Americans are reversing an unusual pattern that had developed after the housing bust: They are putting their mortgages ahead of their credit cards when they pay the bills. Lenders expected mortgages to be paid first when home values plunged during the downturn, but consumers began to default on their mortgages while continuing to make credit card payments.
Making sense of the story
- Research reportedly found that in all 50 states, those who experienced greater home-price declines and higher unemployment rates saw more borrowers miss payments on mortgages while staying current on their credit cards.
- While people are now paying their mortgages again ahead of their bank card, Trans Union posts that the payment relationship hasn’t returned entirely to pre-crisis levels.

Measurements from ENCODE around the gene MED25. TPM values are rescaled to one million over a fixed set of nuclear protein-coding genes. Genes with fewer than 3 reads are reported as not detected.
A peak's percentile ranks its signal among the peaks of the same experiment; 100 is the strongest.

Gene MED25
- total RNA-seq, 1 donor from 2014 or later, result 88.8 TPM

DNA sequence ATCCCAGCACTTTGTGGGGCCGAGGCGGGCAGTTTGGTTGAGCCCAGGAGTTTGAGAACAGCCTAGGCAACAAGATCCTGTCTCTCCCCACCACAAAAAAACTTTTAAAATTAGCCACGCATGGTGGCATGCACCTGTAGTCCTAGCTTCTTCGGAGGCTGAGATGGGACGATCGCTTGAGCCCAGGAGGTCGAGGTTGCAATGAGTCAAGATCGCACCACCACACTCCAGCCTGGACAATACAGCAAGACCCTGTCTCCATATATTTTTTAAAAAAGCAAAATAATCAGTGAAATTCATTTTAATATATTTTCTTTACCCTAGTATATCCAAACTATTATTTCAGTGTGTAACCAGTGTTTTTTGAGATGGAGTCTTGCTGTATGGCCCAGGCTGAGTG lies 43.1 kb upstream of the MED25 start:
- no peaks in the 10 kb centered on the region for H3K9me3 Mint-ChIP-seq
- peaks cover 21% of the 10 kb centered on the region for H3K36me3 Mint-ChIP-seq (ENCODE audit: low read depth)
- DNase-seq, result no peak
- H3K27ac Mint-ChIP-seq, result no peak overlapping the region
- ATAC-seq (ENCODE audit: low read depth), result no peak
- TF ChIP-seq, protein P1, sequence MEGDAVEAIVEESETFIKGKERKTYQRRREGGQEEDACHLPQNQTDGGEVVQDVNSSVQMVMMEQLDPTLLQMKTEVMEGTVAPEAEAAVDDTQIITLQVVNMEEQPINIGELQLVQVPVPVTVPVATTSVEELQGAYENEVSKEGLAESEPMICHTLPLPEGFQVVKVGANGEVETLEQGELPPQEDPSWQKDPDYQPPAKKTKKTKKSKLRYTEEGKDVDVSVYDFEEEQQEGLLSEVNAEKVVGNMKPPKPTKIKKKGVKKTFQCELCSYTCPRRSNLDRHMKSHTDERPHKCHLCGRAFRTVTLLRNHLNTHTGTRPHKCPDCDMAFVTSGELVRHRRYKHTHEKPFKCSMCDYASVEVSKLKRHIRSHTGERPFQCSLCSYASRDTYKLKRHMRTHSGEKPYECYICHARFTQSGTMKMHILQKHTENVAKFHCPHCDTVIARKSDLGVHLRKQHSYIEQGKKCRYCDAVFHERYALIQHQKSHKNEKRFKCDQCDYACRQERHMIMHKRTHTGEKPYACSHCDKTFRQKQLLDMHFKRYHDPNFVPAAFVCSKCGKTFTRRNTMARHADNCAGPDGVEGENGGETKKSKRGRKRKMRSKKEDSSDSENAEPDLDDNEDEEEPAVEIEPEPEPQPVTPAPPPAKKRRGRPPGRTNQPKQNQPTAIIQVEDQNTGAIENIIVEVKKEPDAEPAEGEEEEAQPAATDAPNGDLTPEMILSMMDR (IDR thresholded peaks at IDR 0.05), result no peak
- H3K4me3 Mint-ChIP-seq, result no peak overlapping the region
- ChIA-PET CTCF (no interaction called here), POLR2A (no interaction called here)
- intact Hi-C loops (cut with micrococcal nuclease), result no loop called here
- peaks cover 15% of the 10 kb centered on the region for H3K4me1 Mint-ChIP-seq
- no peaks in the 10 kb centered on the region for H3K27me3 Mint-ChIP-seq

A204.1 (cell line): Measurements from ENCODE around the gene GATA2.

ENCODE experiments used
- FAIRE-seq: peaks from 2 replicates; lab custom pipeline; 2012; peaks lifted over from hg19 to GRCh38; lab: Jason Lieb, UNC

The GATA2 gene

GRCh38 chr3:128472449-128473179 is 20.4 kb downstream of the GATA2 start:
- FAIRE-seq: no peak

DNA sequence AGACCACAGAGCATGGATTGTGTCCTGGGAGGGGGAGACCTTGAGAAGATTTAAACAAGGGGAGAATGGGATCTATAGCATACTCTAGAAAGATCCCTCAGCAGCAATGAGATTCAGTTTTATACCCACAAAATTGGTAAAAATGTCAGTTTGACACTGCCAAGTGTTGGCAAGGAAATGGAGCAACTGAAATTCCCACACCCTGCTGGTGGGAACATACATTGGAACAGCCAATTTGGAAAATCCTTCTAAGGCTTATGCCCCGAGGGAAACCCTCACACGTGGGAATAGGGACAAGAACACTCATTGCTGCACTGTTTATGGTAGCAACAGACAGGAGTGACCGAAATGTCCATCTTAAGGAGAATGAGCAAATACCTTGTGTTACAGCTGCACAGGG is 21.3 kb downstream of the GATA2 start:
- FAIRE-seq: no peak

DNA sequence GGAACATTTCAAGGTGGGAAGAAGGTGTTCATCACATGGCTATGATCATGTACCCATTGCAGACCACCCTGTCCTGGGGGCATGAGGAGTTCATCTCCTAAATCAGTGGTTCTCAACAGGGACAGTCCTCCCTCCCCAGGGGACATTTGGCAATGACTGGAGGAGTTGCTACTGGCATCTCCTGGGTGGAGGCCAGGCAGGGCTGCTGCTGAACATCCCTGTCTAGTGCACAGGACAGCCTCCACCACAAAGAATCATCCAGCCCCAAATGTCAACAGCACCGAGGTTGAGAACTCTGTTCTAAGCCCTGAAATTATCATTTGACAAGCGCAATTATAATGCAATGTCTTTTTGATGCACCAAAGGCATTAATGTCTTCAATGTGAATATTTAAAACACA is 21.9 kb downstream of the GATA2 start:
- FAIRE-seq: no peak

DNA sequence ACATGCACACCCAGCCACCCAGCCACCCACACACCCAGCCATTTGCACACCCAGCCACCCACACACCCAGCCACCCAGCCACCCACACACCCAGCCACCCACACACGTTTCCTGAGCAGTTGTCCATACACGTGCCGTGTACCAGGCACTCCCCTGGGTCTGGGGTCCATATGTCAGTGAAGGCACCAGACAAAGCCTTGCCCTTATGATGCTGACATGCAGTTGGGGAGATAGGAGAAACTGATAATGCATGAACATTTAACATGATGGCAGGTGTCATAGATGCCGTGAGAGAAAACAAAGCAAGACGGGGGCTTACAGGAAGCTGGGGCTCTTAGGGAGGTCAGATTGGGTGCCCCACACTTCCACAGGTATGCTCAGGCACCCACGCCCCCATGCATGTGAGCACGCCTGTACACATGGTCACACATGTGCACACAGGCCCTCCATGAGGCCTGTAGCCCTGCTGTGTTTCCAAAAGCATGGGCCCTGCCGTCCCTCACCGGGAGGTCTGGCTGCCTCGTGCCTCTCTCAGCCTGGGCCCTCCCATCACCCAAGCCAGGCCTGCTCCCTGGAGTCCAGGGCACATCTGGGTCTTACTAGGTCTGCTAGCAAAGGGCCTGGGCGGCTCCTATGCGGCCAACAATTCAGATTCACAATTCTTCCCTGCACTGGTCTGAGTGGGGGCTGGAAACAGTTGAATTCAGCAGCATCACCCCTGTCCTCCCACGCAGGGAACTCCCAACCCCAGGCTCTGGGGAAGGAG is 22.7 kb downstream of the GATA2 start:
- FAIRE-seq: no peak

- The reversal in consumer behavior, i.e. normal payment hierarchy, returned at the end of last year, following around two years of rising home values.
- Notably, before, during and after the crisis, Americans are most likely to make their car payments first.
- As an example, in Los Angeles, where home prices declined 42 percent from 2006 through 2011, the spread between mortgage and credit-card delinquencies widened sharply. Home prices rebounded strongly beginning in 2012, and the payment spread, which was inverted for six years, has nearly disappeared.
- Borrowers were more willing to default on their mortgages because they’d lost all of the equity in their homes and foreclosure wasn’t immediate.
- As home prices rise, borrowers may act more predictably going forward, which could give lenders greater confidence to extend credit.